The Friendship TrailBridge that runs alongside the Gandy Bridge was used by a half-million people as a recreation trail before it was closed in 2008. Its future is still up in the air. A group of bridge supporters say they have a plan in the works. JIM REED/STAFF
TAMPA - Ken Cowart's daughter Vivienne had just been born when Cowart and others started trying to save the Friendship TrailBridge from demolition.
Vivienne, now 15 months old, is walking and talking, but the fate of the once hugely popular TrailBridge is still up in the air.
A year ago, Hillsborough County commissioners voted to indefinitely delay demolition of the then-56-year-old bridge while supporters tried to generate interest from private-sector investors in either reconstructing part of the bridge or building one.
Since then, therehas been little news about progress by the bridge backers, and the county has made no move to publish a request for proposals from private investors.
County Commissioner Sandy Murman, who said she frequently gets questions from constituents about the bridge, has asked for a report from the Public Works Department at Wednesday's commission meeting.
"We haven't heard a peep in months," Murman said Monday. "There's still this $5 million sitting out there in the budget to demolish the Friendship TrailBridge and I think we need to find out this year what's going to happen."
Cowart said he has a group of investors who are interested in turning the bridge into a profit-making linear park.
"We're putting together a team of interested parties," Cowart said. "There are a bunch of moving parts. It's not just the bridge."
The TrailBridge is a former span of the old Gandy Bridge. It was converted to a 2.6-mile recreational trail in December 1999 and was used by a half-million joggers, cyclists and fishermen. The trail was closed in November 2008 because of safety concerns.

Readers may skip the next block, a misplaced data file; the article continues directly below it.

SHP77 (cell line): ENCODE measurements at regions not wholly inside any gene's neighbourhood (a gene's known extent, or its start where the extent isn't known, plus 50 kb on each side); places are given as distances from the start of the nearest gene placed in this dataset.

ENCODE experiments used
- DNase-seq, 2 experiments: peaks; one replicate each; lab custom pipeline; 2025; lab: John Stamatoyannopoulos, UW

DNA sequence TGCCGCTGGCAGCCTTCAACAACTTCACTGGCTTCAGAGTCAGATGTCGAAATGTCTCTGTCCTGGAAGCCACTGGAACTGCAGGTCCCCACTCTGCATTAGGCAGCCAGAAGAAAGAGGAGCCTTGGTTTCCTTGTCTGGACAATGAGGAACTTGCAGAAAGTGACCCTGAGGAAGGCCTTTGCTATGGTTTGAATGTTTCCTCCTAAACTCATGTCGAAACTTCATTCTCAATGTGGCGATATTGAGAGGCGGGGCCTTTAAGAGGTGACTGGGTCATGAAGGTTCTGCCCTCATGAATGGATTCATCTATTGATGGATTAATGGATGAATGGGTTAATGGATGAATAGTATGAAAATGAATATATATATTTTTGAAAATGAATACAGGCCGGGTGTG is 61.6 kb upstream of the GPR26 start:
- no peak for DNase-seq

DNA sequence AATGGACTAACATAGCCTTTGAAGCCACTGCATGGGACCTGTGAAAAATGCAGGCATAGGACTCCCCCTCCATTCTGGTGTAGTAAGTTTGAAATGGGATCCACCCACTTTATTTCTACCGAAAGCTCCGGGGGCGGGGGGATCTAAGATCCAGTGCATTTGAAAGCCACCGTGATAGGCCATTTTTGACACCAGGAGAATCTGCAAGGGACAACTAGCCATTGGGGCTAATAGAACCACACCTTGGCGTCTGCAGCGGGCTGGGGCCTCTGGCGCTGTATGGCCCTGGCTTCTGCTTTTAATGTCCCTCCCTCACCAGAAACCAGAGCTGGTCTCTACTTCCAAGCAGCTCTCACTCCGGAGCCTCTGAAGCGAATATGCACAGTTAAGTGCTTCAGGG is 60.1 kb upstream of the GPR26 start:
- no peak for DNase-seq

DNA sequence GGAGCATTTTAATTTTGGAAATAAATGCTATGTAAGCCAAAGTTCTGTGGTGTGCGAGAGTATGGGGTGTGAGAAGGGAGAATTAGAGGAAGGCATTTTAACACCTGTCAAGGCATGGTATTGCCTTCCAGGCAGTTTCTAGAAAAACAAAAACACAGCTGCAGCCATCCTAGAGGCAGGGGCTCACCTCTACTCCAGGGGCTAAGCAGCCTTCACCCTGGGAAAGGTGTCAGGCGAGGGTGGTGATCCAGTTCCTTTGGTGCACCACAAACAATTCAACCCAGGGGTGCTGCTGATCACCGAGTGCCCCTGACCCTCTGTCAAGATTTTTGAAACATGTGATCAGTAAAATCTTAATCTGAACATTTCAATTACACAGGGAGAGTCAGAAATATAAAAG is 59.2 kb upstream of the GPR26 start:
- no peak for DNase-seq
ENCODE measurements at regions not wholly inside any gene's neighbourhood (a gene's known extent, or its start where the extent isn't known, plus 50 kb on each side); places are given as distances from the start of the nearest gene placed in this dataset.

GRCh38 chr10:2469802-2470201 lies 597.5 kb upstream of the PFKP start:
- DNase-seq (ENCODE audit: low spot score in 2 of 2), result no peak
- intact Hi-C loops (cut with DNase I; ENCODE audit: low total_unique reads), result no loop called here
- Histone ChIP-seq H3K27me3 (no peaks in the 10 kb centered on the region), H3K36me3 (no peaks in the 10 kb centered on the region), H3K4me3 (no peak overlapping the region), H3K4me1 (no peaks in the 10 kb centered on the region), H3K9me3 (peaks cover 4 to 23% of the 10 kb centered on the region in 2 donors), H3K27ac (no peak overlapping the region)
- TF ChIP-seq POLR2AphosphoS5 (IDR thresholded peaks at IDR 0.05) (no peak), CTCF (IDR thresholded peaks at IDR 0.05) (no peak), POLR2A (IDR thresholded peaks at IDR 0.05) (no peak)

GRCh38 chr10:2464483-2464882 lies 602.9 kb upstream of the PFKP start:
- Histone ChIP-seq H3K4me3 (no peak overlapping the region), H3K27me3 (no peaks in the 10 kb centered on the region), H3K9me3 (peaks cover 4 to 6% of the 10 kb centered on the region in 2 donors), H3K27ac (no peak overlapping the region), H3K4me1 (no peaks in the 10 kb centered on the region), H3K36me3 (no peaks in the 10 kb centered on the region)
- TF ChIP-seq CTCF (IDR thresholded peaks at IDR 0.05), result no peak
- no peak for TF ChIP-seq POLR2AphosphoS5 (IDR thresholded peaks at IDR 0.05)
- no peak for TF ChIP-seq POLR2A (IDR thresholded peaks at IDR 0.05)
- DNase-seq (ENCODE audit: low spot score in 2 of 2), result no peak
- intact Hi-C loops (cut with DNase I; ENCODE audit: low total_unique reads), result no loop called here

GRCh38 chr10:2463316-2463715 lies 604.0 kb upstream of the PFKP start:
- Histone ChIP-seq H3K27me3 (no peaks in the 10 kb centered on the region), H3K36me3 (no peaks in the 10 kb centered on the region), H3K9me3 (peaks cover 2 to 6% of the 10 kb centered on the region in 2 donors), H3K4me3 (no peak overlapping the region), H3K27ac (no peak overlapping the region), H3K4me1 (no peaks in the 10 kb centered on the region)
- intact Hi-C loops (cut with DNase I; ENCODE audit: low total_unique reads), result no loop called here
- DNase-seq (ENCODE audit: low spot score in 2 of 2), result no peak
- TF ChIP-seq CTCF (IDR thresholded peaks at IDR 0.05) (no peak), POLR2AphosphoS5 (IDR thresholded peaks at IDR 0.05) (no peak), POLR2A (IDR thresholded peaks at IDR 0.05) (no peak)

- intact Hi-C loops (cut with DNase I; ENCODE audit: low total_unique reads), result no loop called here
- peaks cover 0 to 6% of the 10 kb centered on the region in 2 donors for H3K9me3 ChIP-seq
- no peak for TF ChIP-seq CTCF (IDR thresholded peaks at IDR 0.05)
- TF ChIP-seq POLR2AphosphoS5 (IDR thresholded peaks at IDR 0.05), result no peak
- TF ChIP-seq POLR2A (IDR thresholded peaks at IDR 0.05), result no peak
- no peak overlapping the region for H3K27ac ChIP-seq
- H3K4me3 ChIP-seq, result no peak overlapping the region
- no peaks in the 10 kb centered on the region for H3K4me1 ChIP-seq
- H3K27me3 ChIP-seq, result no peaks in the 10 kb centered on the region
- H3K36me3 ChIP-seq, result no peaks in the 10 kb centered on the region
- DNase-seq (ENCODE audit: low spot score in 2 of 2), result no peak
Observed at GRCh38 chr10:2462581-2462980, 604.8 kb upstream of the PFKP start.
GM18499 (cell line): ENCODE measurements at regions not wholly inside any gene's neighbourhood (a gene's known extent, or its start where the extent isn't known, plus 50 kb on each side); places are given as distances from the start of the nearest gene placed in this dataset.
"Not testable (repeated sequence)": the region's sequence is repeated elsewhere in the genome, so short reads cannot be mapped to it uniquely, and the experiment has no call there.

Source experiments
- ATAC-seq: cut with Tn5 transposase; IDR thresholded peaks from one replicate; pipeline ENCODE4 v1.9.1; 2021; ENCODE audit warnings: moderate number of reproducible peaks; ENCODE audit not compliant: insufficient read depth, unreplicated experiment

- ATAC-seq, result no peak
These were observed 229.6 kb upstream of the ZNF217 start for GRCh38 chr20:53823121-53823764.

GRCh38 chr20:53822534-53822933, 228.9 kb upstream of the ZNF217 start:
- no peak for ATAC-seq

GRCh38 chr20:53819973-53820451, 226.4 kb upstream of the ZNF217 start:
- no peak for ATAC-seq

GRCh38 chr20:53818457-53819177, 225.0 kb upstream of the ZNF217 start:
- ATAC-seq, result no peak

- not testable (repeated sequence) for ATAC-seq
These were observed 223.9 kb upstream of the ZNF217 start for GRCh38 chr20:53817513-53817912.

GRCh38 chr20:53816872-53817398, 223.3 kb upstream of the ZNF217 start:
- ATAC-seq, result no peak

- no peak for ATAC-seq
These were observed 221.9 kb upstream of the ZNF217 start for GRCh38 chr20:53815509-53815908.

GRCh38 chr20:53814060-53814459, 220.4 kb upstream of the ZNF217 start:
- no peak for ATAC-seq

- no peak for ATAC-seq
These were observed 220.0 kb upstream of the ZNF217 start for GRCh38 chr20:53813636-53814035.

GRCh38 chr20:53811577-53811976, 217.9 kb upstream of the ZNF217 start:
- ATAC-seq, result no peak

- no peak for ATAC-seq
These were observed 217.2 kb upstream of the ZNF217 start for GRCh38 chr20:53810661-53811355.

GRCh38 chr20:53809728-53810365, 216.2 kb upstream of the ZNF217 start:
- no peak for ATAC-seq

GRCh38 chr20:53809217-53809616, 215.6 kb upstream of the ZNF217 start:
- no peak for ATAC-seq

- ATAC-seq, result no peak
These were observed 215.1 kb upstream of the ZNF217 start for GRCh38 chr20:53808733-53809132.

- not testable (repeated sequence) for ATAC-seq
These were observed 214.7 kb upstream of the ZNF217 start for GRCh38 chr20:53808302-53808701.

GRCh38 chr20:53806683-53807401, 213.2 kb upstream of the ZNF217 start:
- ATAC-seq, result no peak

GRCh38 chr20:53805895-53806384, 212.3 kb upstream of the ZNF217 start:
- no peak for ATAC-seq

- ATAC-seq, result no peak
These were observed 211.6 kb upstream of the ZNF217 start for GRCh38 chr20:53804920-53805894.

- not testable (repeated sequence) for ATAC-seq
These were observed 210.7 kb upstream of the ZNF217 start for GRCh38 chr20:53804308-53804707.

According to Cowart and another bridge supporter, Kevin Thurman, private investors would be willing to reconstruct and operate the bridge in return for use of developable land at the span's approaches, parking revenue, rentals to kiosk-type businesses on the bridge and other money-making opportunities. Plus, the county would have to hand over the $5.2 million set aside for the bridge's demolition.
"There are certain assets the public has - the bridge, lands, government support for permits - that are attractive to private developers," Thurman said. "It's an amazing deal for taxpayers. Millions of people used the bridge before, and it would end up being the cheapest park of that size and use the county has ever built."
But county Public Works Director Mike Williams said his department has not developed a request for proposals because of fears such a move would endanger the $5.2 million bid for demolition of the bridge. County commissioners never acted on the proposed contract, and the winning company, American Bridge Co., could give 60 days notice of withdrawing the bid at any time, Williams said.
"I want to make sure we don't lose the possibility of awarding the previous bid should the public-private partnership not work out," Williams said. "So far, the contractor has held his bid."
There are other complications as well. Pinellas County owns half the bridge, but commissioners there have shown no interest in efforts to revive the structure or invest money in it.
"Pinellas County pretty much has concluded the only reasonable thing to do is to demolish it," said Ivan Fernandez, Pinellas County section manager for planning and design. "Hillsborough County has apparently wanted to look at other options."
But it's not clear how much longer Hillsborough commissioners are willing to wait for a feasible plan to surface. On Monday, Cowart and Thurman asked Williams if the county could hold off awarding the bridge demolition contract for 90 more days so they can finish assembling the investment group that would bid on reconstructing the bridge.
Reporter Christopher O'Donnell contributed to this report.